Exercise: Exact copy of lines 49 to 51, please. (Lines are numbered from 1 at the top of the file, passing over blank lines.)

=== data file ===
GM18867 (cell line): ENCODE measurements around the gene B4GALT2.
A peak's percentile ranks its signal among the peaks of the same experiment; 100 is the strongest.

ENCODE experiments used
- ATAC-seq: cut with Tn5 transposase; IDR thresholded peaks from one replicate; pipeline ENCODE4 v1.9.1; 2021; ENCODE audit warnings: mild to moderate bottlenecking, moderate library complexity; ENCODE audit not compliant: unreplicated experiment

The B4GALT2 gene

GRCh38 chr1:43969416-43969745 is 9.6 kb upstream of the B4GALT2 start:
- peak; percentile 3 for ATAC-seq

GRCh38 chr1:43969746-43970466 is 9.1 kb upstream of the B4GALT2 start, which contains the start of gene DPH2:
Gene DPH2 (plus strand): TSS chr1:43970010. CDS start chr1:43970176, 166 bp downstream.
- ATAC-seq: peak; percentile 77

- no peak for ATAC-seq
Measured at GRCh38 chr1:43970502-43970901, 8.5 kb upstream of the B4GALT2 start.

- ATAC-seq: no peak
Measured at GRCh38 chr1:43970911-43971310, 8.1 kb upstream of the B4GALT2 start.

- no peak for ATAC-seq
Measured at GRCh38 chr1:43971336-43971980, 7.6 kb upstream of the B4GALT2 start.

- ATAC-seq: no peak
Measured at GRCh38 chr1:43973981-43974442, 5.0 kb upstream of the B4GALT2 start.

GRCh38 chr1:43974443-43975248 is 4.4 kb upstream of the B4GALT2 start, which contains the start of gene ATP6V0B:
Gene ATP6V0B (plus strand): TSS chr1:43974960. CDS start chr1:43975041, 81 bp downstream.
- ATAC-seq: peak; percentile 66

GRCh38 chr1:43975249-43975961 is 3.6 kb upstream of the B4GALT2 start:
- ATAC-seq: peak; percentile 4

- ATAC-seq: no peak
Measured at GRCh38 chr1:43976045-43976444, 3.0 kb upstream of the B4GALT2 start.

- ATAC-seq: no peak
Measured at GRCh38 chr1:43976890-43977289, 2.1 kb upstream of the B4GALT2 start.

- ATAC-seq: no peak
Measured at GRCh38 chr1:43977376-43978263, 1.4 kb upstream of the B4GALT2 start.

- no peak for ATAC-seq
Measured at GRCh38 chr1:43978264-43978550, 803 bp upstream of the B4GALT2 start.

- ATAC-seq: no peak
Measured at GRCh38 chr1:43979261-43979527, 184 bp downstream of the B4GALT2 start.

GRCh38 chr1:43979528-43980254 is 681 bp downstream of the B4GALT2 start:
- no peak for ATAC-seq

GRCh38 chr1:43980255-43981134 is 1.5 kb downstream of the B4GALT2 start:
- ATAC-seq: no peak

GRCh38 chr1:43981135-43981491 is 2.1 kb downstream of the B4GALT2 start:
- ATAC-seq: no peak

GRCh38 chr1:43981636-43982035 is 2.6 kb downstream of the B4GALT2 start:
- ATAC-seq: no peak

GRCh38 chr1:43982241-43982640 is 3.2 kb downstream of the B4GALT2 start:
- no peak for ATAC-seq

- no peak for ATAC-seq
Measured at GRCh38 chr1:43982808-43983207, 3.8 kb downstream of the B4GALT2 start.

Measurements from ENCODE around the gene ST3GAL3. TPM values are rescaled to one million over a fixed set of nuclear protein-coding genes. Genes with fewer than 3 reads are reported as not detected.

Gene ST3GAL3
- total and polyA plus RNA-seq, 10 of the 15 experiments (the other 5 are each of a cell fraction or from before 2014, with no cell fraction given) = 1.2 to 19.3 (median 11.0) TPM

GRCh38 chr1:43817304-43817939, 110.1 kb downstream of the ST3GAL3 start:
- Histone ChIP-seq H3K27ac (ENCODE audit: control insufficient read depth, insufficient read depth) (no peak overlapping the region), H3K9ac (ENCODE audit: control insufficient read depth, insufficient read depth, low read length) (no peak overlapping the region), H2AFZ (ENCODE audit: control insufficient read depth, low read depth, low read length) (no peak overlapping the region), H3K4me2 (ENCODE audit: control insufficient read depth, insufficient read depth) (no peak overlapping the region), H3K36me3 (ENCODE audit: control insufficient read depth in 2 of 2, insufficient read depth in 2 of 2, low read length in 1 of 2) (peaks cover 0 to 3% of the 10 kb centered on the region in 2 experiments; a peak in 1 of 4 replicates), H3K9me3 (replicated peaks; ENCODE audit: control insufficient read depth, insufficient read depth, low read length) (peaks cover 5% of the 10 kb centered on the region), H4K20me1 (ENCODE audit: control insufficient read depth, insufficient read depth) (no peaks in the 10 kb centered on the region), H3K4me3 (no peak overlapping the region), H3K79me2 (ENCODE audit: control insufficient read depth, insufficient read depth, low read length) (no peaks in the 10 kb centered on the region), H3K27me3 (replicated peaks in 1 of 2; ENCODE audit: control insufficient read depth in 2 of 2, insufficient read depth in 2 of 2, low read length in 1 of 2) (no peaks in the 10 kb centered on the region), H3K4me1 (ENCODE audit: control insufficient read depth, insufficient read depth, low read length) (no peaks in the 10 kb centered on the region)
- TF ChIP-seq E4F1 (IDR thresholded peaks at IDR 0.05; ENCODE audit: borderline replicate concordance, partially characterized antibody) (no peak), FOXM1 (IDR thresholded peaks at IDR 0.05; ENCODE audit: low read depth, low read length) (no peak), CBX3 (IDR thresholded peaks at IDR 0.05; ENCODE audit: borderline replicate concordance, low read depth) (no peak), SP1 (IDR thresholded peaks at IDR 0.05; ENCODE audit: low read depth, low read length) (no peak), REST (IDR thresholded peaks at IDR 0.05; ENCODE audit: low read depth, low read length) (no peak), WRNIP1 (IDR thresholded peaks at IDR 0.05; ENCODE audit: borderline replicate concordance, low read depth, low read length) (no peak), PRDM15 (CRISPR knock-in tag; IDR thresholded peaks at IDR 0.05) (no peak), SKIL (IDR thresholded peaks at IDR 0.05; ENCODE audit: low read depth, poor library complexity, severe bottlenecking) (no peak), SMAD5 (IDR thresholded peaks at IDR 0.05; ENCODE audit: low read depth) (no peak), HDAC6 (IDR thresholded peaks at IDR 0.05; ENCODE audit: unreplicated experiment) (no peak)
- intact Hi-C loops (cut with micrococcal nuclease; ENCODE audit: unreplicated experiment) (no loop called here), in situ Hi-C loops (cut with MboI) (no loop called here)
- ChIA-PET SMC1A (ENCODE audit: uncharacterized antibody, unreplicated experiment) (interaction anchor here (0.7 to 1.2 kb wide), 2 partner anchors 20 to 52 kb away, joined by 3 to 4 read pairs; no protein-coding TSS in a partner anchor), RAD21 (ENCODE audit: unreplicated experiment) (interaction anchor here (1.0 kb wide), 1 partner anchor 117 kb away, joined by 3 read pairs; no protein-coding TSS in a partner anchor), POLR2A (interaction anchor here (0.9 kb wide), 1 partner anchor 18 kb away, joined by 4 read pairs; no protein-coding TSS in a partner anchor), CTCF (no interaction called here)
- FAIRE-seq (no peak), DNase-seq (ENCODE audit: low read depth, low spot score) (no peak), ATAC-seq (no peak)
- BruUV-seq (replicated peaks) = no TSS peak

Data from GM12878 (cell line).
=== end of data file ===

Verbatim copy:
GRCh38 chr1:43817304-43817939, 110.1 kb downstream of the ST3GAL3 start:
- Histone ChIP-seq H3K27ac (ENCODE audit: control insufficient read depth, insufficient read depth) (no peak overlapping the region), H3K9ac (ENCODE audit: control insufficient read depth, insufficient read depth, low read length) (no peak overlapping the region), H2AFZ (ENCODE audit: control insufficient read depth, low read depth, low read length) (no peak overlapping the region), H3K4me2 (ENCODE audit: control insufficient read depth, insufficient read depth) (no peak overlapping the region), H3K36me3 (ENCODE audit: control insufficient read depth in 2 of 2, insufficient read depth in 2 of 2, low read length in 1 of 2) (peaks cover 0 to 3% of the 10 kb centered on the region in 2 experiments; a peak in 1 of 4 replicates), H3K9me3 (replicated peaks; ENCODE audit: control insufficient read depth, insufficient read depth, low read length) (peaks cover 5% of the 10 kb centered on the region), H4K20me1 (ENCODE audit: control insufficient read depth, insufficient read depth) (no peaks in the 10 kb centered on the region), H3K4me3 (no peak overlapping the region), H3K79me2 (ENCODE audit: control insufficient read depth, insufficient read depth, low read length) (no peaks in the 10 kb centered on the region), H3K27me3 (replicated peaks in 1 of 2; ENCODE audit: control insufficient read depth in 2 of 2, insufficient read depth in 2 of 2, low read length in 1 of 2) (no peaks in the 10 kb centered on the region), H3K4me1 (ENCODE audit: control insufficient read depth, insufficient read depth, low read length) (no peaks in the 10 kb centered on the region)
- TF ChIP-seq E4F1 (IDR thresholded peaks at IDR 0.05; ENCODE audit: borderline replicate concordance, partially characterized antibody) (no peak), FOXM1 (IDR thresholded peaks at IDR 0.05; ENCODE audit: low read depth, low read length) (no peak), CBX3 (IDR thresholded peaks at IDR 0.05; ENCODE audit: borderline replicate concordance, low read depth) (no peak), SP1 (IDR thresholded peaks at IDR 0.05; ENCODE audit: low read depth, low read length) (no peak), REST (IDR thresholded peaks at IDR 0.05; ENCODE audit: low read depth, low read length) (no peak), WRNIP1 (IDR thresholded peaks at IDR 0.05; ENCODE audit: borderline replicate concordance, low read depth, low read length) (no peak), PRDM15 (CRISPR knock-in tag; IDR thresholded peaks at IDR 0.05) (no peak), SKIL (IDR thresholded peaks at IDR 0.05; ENCODE audit: low read depth, poor library complexity, severe bottlenecking) (no peak), SMAD5 (IDR thresholded peaks at IDR 0.05; ENCODE audit: low read depth) (no peak), HDAC6 (IDR thresholded peaks at IDR 0.05; ENCODE audit: unreplicated experiment) (no peak)